- GDP (PPP):
- $23.0 billion
- 4.5% growth
- 5.4% 5-year compound annual growth
- $3,667 per capita
- Inflation (CPI):
- FDI Inflow:
The Kyrgyz Republic’s economic freedom score is 62.3, making its economy the 79th freest in the 2019 Index. Its overall score has decreased by 0.5 point, with higher scores on judicial effectiveness and trade freedom unable to offset a sharp drop in fiscal health. The Kyrgyz Republic is ranked 17th among 43 countries in the Asia–Pacific region, and its overall score is above the regional and world averages.
Despite some reforms, overall improvement in the Kyrgyz Republic’s entrepreneurial environment has been slow and uneven. Political turmoil adds to policy volatility and uncertainty, hampering economic development. Political rivalries and powerful special interests hold back implementation of deeper structural reforms. With remnants of the former Communist system evident in many areas, the economy still lacks the institutional foundations of greater economic freedom. Weak rule of law fosters pervasive corruption and ownership insecurity, undermining private-sector investment and business growth.
The Kyrgyz Republic is a former Soviet republic that has been plagued since independence by weak governance, organized crime, and corruption. President Sooronbai Jeenbekov, an ally of former President Almazbek Atambayev, was elected to a single six-year term in 2017. The Kyrgyz Republic is a member of the Russia-backed Eurasian Economic Union. Its economy is heavily dependent on gold exports and remittances from Kyrgyzstani migrants working in Russia and Kazakhstan. Cotton, wool, and meat are the main agricultural products, but only cotton is exported in any quantity. Although foreign investment from Russia has been strong, its continuation is far from certain. This has led many of the political elite to question the reliability of Russia as a long-term partner.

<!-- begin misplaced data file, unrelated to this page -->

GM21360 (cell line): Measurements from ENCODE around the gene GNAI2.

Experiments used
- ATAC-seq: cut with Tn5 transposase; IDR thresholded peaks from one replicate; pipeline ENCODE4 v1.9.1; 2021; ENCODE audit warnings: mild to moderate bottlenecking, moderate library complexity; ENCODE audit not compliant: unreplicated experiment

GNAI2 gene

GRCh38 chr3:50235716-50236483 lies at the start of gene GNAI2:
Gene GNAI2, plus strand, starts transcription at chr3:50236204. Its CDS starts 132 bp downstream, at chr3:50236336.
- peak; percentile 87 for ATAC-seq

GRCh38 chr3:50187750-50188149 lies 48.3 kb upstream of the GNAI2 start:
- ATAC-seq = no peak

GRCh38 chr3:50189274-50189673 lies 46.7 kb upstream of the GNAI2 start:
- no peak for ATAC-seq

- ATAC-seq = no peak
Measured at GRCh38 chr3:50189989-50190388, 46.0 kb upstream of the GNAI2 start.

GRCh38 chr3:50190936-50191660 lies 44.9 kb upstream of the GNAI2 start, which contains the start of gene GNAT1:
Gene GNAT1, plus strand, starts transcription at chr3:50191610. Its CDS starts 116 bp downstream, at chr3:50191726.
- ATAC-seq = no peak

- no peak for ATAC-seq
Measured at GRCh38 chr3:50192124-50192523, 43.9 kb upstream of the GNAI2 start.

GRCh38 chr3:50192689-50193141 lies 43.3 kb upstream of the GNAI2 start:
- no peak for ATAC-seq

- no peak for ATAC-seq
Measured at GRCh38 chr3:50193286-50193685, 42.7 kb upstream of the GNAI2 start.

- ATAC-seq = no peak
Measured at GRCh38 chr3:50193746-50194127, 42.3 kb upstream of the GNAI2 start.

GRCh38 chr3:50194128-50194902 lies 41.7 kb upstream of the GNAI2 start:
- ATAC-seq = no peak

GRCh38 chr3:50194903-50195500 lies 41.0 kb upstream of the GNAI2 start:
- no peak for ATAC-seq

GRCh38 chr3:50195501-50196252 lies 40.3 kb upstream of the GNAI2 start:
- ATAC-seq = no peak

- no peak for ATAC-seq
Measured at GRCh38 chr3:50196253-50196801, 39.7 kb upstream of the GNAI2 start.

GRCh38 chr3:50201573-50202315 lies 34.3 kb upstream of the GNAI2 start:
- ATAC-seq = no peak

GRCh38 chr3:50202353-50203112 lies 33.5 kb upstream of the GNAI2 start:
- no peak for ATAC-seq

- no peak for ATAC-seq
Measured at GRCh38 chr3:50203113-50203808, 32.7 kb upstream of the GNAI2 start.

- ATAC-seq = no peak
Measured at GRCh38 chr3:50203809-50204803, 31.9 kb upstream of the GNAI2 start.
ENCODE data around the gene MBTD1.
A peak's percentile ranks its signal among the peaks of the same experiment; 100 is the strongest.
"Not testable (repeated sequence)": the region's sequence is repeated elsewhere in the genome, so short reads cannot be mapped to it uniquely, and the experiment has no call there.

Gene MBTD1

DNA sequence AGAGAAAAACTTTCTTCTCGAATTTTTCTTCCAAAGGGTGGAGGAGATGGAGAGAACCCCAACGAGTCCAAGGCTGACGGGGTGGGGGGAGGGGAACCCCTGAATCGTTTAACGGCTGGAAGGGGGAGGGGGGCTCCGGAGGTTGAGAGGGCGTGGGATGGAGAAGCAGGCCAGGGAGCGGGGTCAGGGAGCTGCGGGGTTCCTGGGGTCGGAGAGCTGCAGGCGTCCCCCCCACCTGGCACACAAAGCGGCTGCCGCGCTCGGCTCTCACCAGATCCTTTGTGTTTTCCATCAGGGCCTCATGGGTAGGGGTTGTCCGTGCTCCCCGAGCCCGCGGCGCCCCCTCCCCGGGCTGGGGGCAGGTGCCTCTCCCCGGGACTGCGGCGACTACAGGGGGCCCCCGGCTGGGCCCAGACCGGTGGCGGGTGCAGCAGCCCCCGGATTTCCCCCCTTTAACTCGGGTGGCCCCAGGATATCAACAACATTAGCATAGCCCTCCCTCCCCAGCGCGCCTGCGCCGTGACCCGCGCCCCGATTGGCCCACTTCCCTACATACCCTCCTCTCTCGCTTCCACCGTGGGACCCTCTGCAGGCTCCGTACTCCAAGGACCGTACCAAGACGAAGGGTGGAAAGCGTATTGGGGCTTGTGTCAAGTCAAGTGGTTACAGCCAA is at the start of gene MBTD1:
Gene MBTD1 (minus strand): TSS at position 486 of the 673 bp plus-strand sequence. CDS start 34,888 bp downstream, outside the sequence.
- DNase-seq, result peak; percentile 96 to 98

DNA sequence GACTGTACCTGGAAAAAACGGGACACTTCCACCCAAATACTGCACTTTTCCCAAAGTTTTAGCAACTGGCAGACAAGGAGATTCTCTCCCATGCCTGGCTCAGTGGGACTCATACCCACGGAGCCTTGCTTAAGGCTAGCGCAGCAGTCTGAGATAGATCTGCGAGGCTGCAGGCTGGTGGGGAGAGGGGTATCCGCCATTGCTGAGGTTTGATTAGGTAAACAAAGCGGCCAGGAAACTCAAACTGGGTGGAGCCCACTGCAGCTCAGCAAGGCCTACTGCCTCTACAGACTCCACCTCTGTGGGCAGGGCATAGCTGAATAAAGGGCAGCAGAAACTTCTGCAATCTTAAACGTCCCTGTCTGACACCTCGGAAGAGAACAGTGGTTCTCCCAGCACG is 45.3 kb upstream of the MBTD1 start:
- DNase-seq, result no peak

Protection of property rights is weak, and property registration has been made more difficult. The executive branch dominates the judiciary. There are numerous credible reports that judges pay bribes to obtain their positions. Despite some anticorruption efforts, corruption is pervasive, and citizens often must pay bribes to receive government assistance. The institution that investigates corruption remains tethered to the government.
The personal income and corporate tax rates are a flat 10 percent. Taxation remains erratic and poorly administered. The overall tax burden equals 19.7 percent of total domestic income. Over the past three years, government spending has amounted to 39.1 percent of the country’s output (GDP), and budget deficits have averaged 3.0 percent of GDP. Public debt is equivalent to 59.1 percent of GDP.
The overall regulatory environment is still hampered by bureaucratic impediments to private-sector production and investment. Reforms have not resulted in the structural changes that are necessary to foster efficiency. The formal labor market has not been fully developed. Agricultural sector growth has been financed by subsidized lending, and other subsidies were increased ahead of the 2017 elections.
The combined value of exports and imports is equal to 102.2 percent of GDP. The average applied tariff rate is 3.2 percent. As of June 30, 2018, according to the WTO, the Kyrgyz Republic had 17 nontariff measures in force. The overall investment climate is subject to considerable risk and uncertainty. Credit costs remain high, and about 46 percent of adult Kyrgyzstanis have access to an account with a formal banking institution.